For New Year's, we had accepted an invitation to celebrate with my brother-in-law in Philadelphia, close to where Robin lives. I had had one email from her in the intervening months — not talking about her health; just letting me know I was in her thoughts — so I took a deep breath and emailed her happy New Year's greetings. I was thrilled when she emailed me back, inviting my husband and me to stop by for a few hours on New Year's Day.
When I rang the bell, I didn’t know what to expect, but when she opened the door, her head hidden under a baseball cap, I burst into tears and as I hugged her tight felt so many different emotions I couldn’t begin to analyze them.
For two hours, we sat glued to each other’s side on the couch. She told me a little about what she’d been through, including radiation for tumors in her brain, which affected her speech; and the insertion of a rod in her leg because of surgery to remove a tumor there. It was hard to hear such painful stories, but she was alive, she was fighting for her life, and we were together. I cried a lot and told her repeatedly how much I loved her and that I would always be there for her.
When I got home, there was an another email from Robin, which reframed the entire tour for me. For the previous few months I’d been focusing on what was missing from my life and what I needed. I now understood how strong connections are never one-way streets. I finally grasped the full power of love. She wrote:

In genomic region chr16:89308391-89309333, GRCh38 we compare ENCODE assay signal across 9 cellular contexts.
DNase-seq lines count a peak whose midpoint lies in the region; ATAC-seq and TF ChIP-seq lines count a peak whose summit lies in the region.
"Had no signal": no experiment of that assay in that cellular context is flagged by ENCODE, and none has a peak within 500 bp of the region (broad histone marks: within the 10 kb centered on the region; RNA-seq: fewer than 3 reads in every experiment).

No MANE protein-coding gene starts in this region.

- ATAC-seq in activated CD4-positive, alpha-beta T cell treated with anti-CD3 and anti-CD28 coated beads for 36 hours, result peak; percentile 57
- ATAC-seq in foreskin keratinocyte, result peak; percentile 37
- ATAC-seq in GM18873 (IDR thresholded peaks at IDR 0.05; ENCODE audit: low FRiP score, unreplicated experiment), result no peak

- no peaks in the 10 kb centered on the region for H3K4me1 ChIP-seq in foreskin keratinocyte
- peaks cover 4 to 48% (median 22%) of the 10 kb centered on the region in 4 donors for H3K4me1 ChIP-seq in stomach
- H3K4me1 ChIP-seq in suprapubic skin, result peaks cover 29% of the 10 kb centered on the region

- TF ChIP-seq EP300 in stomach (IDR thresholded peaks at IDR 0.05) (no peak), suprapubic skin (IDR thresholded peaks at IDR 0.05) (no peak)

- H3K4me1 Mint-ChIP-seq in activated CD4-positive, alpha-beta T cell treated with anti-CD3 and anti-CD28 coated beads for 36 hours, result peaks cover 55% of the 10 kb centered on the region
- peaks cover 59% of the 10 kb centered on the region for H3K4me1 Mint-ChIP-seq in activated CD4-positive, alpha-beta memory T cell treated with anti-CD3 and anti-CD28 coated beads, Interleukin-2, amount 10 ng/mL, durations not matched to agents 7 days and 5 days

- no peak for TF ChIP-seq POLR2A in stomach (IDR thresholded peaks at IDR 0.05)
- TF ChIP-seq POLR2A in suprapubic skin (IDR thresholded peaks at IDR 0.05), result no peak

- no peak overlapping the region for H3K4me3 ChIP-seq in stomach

“Cathy, I was genuinely touched when you cried the other night. I think this is the first time in my life, seriously, that I’ve been willing to let that kind of love in (though I'm still not comfortable with it). It takes almost nothing for me to get choked up, particularly when people express concern. I don't quite know how to take the outpouring of love. It's life-altering. How strange, considering how depressed I’d been prior to my diagnosis. I now wake up every day happy, and with that has come (slowly) at least some certainty that all is OK.”
Things are OK here, too. Without my having to push or prod, my husband got a sales job he loves, and my parents are thriving in their new home. Slowly I am filling the hole left by the longtime client, and discovering that after two decades of being a publicist for others, I have my own stories to tell. It always takes me a while to process major life changes, so I'm still learning the lessons from my tour. But one thing is clear: love really does trump all.
Cathy Husid-Shamir is a national media relations specialist and principal of Husid Media.
Next Avenue Editors Also Recommend:
- A Woman’s Place Is on the Road
- 3 Secrets of Successful Midlife Reinvention
- Hey Man, It’s True: All You Need Is Love
- Why Women at Midlife Must Rewrite Their Life Assumptions
Next Avenue brings you stories that are inspiring and change lives. We know that because we hear it from our readers every single day. One reader says,
"Every time I read a post, I feel like I'm able to take a single, clear lesson away from it, which is why I think it's so great."
Your generous donation will help us continue to bring you the information you care about. Every dollar donated allows us to remain a free and accessible public service. What story will you help make possible?